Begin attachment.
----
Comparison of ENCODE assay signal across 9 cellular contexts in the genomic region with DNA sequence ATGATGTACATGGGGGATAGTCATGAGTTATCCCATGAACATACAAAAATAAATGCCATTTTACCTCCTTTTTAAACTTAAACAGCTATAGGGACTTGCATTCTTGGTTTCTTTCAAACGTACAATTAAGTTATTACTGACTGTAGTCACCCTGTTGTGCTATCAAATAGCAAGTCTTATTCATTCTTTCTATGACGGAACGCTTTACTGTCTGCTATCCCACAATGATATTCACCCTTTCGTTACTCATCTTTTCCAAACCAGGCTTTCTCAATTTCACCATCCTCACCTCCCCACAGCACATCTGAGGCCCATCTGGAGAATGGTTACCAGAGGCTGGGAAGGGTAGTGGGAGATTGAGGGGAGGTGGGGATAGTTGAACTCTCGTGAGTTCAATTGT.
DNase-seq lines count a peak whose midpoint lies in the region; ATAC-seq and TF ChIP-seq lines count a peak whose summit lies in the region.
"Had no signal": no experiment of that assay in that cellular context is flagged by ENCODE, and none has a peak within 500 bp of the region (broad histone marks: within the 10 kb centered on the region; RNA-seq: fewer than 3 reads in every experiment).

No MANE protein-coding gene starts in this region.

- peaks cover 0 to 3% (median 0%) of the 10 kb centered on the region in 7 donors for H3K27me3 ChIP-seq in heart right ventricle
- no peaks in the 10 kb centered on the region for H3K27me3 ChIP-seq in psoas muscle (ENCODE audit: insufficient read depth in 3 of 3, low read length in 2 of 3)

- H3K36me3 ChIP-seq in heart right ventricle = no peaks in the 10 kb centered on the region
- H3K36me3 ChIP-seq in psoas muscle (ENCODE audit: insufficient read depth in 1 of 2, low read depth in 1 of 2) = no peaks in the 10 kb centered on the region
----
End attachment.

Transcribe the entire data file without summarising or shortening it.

Comparison of ENCODE assay signal across 9 cellular contexts in the genomic region with DNA sequence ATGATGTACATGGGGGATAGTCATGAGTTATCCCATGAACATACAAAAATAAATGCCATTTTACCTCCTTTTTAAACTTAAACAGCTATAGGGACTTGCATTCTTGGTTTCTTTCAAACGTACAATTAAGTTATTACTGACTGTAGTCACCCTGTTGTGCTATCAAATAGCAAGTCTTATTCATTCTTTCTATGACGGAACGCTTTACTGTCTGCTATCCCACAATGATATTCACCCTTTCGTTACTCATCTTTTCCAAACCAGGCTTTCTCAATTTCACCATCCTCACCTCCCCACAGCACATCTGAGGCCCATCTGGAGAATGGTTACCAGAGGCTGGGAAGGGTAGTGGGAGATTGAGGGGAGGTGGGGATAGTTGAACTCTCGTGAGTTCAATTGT.
DNase-seq lines count a peak whose midpoint lies in the region; ATAC-seq and TF ChIP-seq lines count a peak whose summit lies in the region.
"Had no signal": no experiment of that assay in that cellular context is flagged by ENCODE, and none has a peak within 500 bp of the region (broad histone marks: within the 10 kb centered on the region; RNA-seq: fewer than 3 reads in every experiment).

No MANE protein-coding gene starts in this region.

- peaks cover 0 to 3% (median 0%) of the 10 kb centered on the region in 7 donors for H3K27me3 ChIP-seq in heart right ventricle
- no peaks in the 10 kb centered on the region for H3K27me3 ChIP-seq in psoas muscle (ENCODE audit: insufficient read depth in 3 of 3, low read length in 2 of 3)

- H3K36me3 ChIP-seq in heart right ventricle = no peaks in the 10 kb centered on the region
- H3K36me3 ChIP-seq in psoas muscle (ENCODE audit: insufficient read depth in 1 of 2, low read depth in 1 of 2) = no peaks in the 10 kb centered on the region